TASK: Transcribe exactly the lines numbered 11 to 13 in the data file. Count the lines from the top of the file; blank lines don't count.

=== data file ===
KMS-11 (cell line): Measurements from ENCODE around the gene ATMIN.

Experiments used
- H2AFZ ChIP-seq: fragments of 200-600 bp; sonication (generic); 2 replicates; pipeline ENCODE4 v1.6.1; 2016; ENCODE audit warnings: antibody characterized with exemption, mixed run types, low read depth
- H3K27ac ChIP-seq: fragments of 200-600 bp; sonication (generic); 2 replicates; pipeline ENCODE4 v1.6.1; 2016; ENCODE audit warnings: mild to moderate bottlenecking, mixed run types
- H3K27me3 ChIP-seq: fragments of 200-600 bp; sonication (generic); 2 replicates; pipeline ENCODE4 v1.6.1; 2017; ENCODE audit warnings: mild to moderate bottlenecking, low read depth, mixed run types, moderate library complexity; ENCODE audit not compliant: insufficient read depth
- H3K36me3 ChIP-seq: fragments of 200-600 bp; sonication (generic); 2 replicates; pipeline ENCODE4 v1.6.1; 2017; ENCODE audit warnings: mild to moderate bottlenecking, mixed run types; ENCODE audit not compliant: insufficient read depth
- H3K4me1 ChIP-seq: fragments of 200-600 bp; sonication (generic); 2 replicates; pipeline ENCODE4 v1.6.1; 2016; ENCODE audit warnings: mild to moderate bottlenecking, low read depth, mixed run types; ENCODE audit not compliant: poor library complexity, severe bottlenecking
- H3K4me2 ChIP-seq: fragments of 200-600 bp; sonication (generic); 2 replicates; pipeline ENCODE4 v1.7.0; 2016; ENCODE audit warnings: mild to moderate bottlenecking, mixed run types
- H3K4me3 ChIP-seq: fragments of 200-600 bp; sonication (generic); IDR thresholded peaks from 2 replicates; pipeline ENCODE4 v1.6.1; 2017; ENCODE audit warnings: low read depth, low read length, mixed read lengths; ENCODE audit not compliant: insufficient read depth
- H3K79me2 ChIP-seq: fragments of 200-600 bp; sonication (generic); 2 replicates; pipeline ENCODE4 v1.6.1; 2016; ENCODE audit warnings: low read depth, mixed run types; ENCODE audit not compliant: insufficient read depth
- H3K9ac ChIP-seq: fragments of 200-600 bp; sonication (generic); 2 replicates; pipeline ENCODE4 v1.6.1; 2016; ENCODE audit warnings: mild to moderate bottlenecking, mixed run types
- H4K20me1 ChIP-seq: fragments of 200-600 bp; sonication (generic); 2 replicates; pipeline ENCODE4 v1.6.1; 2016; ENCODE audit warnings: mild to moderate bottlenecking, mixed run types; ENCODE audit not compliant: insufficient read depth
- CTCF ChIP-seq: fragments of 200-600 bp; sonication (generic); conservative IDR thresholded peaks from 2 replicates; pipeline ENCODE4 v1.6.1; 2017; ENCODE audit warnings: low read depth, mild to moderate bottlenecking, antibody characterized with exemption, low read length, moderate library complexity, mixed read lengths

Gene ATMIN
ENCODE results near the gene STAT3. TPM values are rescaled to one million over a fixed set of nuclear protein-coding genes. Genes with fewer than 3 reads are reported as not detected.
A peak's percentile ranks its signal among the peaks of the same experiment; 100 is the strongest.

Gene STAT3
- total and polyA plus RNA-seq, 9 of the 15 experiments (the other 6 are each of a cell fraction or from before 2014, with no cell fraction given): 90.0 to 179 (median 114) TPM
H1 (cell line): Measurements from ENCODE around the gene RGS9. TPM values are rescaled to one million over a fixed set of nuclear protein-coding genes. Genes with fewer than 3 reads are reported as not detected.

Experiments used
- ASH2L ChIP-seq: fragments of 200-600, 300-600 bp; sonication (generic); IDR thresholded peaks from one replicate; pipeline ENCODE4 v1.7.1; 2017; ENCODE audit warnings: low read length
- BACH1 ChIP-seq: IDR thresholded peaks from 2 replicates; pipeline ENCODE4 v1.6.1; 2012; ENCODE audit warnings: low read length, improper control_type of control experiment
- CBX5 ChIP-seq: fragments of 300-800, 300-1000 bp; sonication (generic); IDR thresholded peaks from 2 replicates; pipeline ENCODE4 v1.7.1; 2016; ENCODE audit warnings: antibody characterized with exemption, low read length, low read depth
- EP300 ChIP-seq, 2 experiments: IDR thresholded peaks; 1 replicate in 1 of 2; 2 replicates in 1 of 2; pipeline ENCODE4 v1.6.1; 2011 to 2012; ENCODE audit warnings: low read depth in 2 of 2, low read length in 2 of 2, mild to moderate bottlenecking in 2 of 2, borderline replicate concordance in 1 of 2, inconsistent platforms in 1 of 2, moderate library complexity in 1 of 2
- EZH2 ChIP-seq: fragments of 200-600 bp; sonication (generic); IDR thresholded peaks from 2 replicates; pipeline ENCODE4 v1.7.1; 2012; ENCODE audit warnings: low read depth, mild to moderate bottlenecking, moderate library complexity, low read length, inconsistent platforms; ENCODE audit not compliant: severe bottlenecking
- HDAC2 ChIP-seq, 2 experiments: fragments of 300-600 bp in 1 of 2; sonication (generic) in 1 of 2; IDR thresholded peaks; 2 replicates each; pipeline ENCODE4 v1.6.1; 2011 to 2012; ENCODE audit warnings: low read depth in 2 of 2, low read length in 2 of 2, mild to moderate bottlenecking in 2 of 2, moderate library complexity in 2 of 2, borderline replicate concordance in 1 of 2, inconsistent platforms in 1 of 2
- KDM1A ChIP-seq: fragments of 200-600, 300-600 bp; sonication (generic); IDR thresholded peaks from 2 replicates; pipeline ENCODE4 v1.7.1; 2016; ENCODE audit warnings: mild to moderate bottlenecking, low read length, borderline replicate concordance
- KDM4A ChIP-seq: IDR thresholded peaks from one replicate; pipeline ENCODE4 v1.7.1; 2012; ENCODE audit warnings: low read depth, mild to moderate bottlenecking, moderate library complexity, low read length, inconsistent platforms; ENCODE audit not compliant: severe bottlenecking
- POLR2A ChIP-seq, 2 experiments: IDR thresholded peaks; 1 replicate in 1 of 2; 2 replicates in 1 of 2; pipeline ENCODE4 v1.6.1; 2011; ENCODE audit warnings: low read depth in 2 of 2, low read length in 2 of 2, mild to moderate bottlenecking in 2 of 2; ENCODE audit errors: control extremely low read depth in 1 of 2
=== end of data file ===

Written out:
- H3K9ac ChIP-seq: fragments of 200-600 bp; sonication (generic); 2 replicates; pipeline ENCODE4 v1.6.1; 2016; ENCODE audit warnings: mild to moderate bottlenecking, mixed run types
- H4K20me1 ChIP-seq: fragments of 200-600 bp; sonication (generic); 2 replicates; pipeline ENCODE4 v1.6.1; 2016; ENCODE audit warnings: mild to moderate bottlenecking, mixed run types; ENCODE audit not compliant: insufficient read depth
- CTCF ChIP-seq: fragments of 200-600 bp; sonication (generic); conservative IDR thresholded peaks from 2 replicates; pipeline ENCODE4 v1.6.1; 2017; ENCODE audit warnings: low read depth, mild to moderate bottlenecking, antibody characterized with exemption, low read length, moderate library complexity, mixed read lengths